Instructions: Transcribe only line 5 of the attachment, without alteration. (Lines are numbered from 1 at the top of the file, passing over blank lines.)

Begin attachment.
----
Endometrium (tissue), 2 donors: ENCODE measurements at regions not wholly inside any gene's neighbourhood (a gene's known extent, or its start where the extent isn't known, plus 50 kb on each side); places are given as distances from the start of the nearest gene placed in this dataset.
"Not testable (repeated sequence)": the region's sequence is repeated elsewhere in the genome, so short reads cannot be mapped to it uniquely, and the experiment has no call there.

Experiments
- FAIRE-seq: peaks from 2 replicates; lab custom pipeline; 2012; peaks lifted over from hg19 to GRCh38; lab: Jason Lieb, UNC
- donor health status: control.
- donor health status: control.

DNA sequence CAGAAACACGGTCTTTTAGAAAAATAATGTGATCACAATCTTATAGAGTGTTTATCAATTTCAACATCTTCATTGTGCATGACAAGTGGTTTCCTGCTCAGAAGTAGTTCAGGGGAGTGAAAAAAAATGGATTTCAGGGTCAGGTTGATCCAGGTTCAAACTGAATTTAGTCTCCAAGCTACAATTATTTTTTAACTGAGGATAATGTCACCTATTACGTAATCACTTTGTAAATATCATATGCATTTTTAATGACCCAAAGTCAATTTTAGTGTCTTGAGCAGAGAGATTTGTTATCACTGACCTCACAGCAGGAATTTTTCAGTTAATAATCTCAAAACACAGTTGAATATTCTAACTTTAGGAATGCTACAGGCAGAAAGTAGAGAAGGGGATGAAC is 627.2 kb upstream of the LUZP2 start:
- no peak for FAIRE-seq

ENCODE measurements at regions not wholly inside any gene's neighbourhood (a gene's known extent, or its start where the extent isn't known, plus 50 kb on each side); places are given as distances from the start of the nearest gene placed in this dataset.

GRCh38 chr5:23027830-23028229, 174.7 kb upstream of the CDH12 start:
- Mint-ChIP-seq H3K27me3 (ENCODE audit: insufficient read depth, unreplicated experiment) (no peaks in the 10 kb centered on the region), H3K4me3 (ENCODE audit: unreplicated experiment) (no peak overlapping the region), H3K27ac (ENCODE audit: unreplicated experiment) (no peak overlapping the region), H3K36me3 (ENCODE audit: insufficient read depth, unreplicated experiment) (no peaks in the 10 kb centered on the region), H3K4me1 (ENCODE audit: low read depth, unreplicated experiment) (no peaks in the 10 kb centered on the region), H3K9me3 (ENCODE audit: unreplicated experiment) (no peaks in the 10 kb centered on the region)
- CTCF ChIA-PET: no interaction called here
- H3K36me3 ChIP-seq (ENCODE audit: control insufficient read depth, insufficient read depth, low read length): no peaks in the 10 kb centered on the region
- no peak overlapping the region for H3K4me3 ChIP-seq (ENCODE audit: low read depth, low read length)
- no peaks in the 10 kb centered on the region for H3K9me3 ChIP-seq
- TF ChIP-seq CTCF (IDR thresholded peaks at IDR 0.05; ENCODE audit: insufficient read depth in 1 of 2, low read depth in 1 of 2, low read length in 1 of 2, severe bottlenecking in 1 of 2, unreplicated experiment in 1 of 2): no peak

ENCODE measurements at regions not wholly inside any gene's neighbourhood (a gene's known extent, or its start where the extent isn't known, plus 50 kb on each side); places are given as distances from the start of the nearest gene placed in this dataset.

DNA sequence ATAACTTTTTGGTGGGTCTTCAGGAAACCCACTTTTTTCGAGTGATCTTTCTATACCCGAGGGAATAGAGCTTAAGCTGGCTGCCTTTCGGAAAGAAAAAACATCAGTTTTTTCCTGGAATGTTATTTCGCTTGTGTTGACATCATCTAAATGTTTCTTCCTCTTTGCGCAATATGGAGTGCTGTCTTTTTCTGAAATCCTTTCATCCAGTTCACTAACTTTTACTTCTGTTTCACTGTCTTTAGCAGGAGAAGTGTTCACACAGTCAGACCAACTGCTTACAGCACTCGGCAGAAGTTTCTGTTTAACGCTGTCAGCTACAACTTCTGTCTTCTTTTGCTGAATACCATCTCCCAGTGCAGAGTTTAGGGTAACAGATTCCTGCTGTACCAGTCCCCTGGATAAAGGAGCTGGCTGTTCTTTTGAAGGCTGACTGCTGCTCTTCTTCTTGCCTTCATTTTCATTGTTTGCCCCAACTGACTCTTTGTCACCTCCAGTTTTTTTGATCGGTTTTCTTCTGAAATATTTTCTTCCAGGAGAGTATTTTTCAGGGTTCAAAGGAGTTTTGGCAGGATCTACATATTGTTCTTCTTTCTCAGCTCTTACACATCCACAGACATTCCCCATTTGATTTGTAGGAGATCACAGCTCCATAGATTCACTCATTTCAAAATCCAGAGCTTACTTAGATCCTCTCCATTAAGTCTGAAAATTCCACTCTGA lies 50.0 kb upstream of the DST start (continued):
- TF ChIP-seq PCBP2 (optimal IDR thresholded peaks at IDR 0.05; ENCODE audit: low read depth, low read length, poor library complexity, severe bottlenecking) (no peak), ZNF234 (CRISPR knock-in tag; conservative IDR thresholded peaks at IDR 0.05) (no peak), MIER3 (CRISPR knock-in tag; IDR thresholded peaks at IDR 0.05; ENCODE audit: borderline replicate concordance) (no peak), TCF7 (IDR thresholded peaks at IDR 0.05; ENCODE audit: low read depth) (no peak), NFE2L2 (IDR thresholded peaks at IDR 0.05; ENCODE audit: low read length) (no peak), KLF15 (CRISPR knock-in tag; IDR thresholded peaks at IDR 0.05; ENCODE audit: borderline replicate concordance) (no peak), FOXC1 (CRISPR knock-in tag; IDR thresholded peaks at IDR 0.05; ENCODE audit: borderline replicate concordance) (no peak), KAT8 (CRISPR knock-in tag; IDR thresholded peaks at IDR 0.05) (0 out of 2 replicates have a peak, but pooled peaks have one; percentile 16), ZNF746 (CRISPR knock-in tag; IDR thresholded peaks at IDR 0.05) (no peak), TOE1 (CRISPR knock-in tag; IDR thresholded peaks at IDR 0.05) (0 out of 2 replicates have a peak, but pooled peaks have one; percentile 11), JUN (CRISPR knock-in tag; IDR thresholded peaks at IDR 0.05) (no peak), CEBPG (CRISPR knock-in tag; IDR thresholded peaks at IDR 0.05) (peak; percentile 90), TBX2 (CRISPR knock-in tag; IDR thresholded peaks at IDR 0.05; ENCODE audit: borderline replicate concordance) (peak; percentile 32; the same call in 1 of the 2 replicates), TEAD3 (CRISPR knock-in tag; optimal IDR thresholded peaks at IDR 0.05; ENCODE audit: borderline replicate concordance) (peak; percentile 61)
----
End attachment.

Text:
- donor health status: control.